Like Thomas Lund, Matiakis is not very tall. But he can dance! It is an excellent thing that in this theatre, Management will allow people who can dance to go out there and do it, rather than establishing a fixed "fashion and beauty standard", that excludes most of the dancing human race.

Keeping one's feet on the ground

Although this writer is notoriously a Bournonville-freak, I do try to keep my feet firmly on the ground.

Apart from Napoli, La Sylphide and A Folk Tale, and some beautiful divertissements such as La Ventana, I remain somewhat dubious about the subject-matter Bournonville appears to have preferred for his works. Why Bournonville declined to treat Greek tragedy or Sheakespeare's plays, as he was possessed of both the knowledge and the technical skills to do so, why he chose to discard Noverre's instructions on the necessary seriousness of ballet libretti, is a mystery. One can quite see how, in the 1860s and 70s, some young and clever men of the ballet may have become fairly impatient with Bournonville's fifty-year monopoly over the Royal Theatre.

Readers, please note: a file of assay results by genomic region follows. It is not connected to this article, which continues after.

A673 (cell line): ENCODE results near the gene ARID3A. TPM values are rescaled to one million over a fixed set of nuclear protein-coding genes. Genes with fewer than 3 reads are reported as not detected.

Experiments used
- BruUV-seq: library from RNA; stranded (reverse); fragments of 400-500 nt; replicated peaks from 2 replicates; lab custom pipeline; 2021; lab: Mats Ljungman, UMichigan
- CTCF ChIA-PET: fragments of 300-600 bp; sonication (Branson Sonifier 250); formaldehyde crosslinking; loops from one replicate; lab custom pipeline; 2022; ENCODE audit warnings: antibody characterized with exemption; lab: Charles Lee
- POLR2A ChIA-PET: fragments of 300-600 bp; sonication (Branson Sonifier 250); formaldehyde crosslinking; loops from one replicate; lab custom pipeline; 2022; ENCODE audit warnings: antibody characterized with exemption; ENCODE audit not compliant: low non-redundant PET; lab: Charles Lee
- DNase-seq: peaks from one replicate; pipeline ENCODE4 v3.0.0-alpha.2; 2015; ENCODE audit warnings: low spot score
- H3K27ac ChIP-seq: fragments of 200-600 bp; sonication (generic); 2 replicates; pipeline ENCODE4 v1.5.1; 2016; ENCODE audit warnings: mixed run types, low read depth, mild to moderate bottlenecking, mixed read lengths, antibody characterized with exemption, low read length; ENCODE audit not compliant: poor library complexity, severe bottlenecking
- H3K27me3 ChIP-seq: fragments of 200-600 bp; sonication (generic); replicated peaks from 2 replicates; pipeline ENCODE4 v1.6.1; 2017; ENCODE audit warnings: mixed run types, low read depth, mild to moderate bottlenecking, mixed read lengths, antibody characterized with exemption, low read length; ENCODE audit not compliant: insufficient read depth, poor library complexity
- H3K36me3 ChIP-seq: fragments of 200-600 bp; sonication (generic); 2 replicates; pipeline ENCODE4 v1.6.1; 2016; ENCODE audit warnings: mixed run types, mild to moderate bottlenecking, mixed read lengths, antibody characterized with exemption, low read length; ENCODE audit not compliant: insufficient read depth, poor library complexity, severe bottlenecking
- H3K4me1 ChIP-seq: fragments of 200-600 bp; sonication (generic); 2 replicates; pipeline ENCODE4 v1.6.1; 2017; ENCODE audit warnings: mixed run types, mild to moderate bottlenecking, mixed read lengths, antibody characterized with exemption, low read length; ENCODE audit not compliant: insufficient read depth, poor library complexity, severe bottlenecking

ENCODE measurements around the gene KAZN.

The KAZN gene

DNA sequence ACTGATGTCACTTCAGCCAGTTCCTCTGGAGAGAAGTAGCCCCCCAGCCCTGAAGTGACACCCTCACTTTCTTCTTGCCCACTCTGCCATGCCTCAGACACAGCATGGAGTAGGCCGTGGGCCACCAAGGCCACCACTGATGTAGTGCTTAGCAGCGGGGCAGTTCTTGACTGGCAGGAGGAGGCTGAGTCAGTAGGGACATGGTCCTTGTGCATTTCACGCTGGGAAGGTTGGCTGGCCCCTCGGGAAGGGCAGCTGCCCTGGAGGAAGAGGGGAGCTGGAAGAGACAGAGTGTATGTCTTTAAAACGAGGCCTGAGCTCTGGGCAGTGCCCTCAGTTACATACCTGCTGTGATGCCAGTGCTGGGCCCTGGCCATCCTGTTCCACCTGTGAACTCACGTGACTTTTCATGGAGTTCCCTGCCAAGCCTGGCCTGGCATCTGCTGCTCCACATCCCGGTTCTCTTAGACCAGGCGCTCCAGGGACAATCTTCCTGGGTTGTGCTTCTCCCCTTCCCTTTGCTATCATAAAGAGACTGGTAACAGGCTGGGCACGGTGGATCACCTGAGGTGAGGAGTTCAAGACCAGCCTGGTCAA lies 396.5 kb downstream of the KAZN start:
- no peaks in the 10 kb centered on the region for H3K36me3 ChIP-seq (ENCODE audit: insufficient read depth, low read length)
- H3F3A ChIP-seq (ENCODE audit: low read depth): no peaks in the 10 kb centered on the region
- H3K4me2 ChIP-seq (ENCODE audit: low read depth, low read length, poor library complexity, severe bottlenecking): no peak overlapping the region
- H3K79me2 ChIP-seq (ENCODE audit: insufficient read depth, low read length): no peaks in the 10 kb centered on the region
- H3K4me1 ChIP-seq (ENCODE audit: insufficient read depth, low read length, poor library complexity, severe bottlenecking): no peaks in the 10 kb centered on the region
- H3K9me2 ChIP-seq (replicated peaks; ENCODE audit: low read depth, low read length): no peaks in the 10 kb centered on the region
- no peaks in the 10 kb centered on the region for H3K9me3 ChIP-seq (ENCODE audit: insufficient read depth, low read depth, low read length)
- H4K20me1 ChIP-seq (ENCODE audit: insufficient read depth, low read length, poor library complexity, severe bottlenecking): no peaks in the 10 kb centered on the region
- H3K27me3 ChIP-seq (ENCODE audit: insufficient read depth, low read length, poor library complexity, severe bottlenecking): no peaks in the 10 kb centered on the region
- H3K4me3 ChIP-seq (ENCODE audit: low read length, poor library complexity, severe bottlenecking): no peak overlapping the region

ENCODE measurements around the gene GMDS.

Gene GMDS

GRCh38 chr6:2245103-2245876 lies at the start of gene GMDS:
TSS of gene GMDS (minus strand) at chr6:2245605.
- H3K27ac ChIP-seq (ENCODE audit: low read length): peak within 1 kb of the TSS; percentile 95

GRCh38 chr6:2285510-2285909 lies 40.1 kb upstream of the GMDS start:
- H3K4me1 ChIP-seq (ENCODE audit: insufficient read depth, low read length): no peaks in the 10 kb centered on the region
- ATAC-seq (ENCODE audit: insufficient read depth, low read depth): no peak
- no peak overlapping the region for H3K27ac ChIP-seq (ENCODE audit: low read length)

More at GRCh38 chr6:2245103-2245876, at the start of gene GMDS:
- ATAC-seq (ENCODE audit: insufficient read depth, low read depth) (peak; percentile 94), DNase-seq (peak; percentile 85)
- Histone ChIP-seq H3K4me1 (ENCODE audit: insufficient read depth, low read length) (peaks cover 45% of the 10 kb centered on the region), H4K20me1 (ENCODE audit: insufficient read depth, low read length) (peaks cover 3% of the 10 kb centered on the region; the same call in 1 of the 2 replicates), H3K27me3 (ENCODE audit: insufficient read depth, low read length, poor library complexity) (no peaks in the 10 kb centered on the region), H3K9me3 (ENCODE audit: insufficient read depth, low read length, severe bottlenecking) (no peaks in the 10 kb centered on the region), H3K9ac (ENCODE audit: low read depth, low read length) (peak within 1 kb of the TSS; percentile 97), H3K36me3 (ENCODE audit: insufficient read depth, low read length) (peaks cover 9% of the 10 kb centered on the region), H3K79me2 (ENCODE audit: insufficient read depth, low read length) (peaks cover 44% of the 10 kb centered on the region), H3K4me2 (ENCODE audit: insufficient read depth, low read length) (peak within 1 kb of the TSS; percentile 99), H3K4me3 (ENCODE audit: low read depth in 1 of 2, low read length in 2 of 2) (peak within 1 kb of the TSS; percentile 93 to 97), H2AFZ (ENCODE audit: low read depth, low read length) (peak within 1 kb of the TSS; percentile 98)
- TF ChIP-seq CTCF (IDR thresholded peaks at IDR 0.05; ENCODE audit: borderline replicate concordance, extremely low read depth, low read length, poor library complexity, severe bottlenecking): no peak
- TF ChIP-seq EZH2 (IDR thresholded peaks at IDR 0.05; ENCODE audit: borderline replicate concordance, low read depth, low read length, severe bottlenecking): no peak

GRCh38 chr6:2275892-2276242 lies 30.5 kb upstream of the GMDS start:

During the Festival, with the exception of Napoli, I cannot say that I found any of the productions absolutely outstanding, neither in the scenography, nor in the mime, nor was all of the dancing entirely up to scratch. This may be a strictly personal view, but A Folk Tale is not given a serious enough treatment, and I hate it that the Trolls are become comic-strip figures. What an awful pounding din, the Ball of the Trolls in Act II! And Kenneth Greve as Junker Ove, wandering cluelessly about, having lost his Prince Siegfried costume...